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Buffer lectures - thermodynamic corrections, ionic strength


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Buffer lectures » thermodynamic corrections

Even ions that don't chemically react in the solution interact physically - they are charged, so they either attract or repel each other and their motions are not completely independent. In the effect presence of other ions always interferes and changes the ion behavior. The higher the concentration of ions, the higher the discrepancy between the real and ideal behavior of the ions. As in typical equilibrium calculations we assume ideal behavior of the ions, the higher the concentration, the higher the difference between observed reality and results of our calculations. Sadly, these differences are observable even in solutions in the range 0.001 M, and in the case of 0.1 M solutions they can't be ignored.

The most often used theory that treats discrepancies between ideal and real solutions is the Debye-Hückel theory, proposed in 1923. Lets assume we have a solution containing several ions, with concentrations c and charge z. In all equilibrium formulas we replace concentrations of ions with their activities, calculated by multiplying concentrations by activity coefficients:

eq. 6.16.1

where aion is the ion activity and f|z| is the activity coefficient of an ion with a charge z (regardless of whether the charge is positive or negative).

For ideal solution the activity coefficient equals 1, for non-ideal solutions it is calculated as a function of ionic strength, defined as

eq. 6.26.2

Ionic strength is a collective parameter, describing presence of all ions in the solution (hence we sum over all ions present). Knowing ionic strength we calculate logarithm of activity coefficients from the formula

eq. 6.36.3

(activity coefficients for all ions of the same charge are assumed to be identical; in more precise versions of the formula they are also a function of the ionic radius).

Debye-Hückel theory works reasonably well for solutions with ionic strength below 0.1. Despite over 100 years of research we still don't have a good and easy to use theory that would allow correct calculations of ion activities for every solution. There are several extensions to Debye-Hückel theory that use experimentally determined equations and/or parameters, some of them work even for ionic strengths up to 5 or 6. However, they are difficult to use, as they require extensive tables of interaction coefficients for all ion pairs present in the solution, and number of these interaction coefficients measured and published in literature is relatively small. Solution of ammonium hydrogenphosphate, containing 8 different ions/molecules, requires 28 coefficients - some of them can be ignored, as concentrations of some ions are very low, still, (NH4)2HPO4 solution is quite simple compared with blood or sea water.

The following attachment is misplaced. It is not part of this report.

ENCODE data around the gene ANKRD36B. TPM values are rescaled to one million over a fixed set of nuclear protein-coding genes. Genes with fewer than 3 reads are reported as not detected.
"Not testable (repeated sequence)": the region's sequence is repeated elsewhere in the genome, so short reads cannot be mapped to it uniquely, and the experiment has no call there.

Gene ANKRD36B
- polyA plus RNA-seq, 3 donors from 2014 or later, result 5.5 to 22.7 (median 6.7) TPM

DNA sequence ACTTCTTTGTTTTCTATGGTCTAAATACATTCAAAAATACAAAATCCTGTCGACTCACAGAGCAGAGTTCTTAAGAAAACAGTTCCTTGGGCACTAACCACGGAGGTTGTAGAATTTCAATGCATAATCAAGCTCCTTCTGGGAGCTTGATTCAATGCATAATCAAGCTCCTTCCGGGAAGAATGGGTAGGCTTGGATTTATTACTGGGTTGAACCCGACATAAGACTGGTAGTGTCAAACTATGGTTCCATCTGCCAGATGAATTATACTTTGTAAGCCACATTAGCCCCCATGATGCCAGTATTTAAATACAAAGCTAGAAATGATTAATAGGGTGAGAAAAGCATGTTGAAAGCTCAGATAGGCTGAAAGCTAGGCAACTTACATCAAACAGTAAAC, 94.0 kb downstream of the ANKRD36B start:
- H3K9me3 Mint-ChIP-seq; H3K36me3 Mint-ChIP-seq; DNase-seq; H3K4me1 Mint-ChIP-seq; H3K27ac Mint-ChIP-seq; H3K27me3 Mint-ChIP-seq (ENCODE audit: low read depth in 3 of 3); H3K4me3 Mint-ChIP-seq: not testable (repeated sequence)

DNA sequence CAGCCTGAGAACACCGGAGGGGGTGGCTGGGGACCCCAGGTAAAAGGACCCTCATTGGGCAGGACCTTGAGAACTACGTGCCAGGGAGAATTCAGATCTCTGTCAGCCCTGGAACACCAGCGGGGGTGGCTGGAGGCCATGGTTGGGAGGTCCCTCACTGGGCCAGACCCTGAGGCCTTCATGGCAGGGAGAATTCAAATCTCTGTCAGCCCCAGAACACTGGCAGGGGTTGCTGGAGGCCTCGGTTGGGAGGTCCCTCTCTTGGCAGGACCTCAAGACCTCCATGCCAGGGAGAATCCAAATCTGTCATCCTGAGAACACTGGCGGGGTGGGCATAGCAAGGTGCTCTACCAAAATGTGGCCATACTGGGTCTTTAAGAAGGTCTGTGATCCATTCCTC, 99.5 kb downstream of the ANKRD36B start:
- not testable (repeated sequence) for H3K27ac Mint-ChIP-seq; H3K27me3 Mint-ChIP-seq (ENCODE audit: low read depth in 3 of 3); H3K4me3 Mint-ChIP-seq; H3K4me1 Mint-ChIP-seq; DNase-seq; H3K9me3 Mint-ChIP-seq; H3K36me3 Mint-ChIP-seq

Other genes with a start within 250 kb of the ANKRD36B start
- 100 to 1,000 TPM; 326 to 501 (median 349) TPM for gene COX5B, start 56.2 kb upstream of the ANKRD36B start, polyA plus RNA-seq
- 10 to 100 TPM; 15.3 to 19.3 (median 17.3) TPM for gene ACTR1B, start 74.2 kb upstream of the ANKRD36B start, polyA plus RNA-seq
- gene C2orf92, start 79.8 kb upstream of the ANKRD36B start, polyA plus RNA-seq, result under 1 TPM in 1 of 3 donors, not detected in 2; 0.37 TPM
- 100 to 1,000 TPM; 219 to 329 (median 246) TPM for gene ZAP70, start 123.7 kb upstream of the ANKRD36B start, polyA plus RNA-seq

Despite the fact we don't have good theory allowing calculation of activity coefficients from the first principles, Debye-Hückel theory suggests a convenient way of dealing with corrections to ideal solution behavior. We can write acid dissociation constant as

eq. 6.46.4

where ax is activity of ion/molecule x, and fx is its activity coefficient. We left aH+ untouched, as in fact we are interested in the H+ activity, not in H+ concentration (despite the fact pH is often listed as -log([H+]) it is in fact minus logarithm and of the H+ activity, and it is the latter that is measured by pH electrodes or induces color changes of the indicators). If we move now activity coefficient to the LHS of the equation, we will get

eq. 6.56.5

Ka' is known as a mixed, or practical dissociation constant. Despite the fact it looks a little bit strange, it is very useful, as it can be determined experimentally for a given ionic strength, and then used in calculations mixing pH (activity) and concentrations of the acid and conjugate base. This way we can solve any buffer problem using exactly the same approach we used earlier, and all corrections related to the ionic strength of the solution will be taken care of automatically.

Sometimes also concentrations constant are used, in which all activity coefficients are moved into the dissociation constant value (so we can easily use these constants to calculate concentration of H+, but not its activity). These are quite useful in finding the equilibrium, as mass and charge balance require real concentrations, not activities, and using concentration constants makes it easier to systematically approach the calculations. Unfortunately, it is not always clear what kind of constants is listed in the published tables.

However, to make sure our calculations are correct, we need to make sure ionic strength of the solution we are working with is the one for which we have the value of the practical dissociation constant. Sometimes it requires additional effort when preparing buffer solution. See next page for details on how to keep ionic strength under control.

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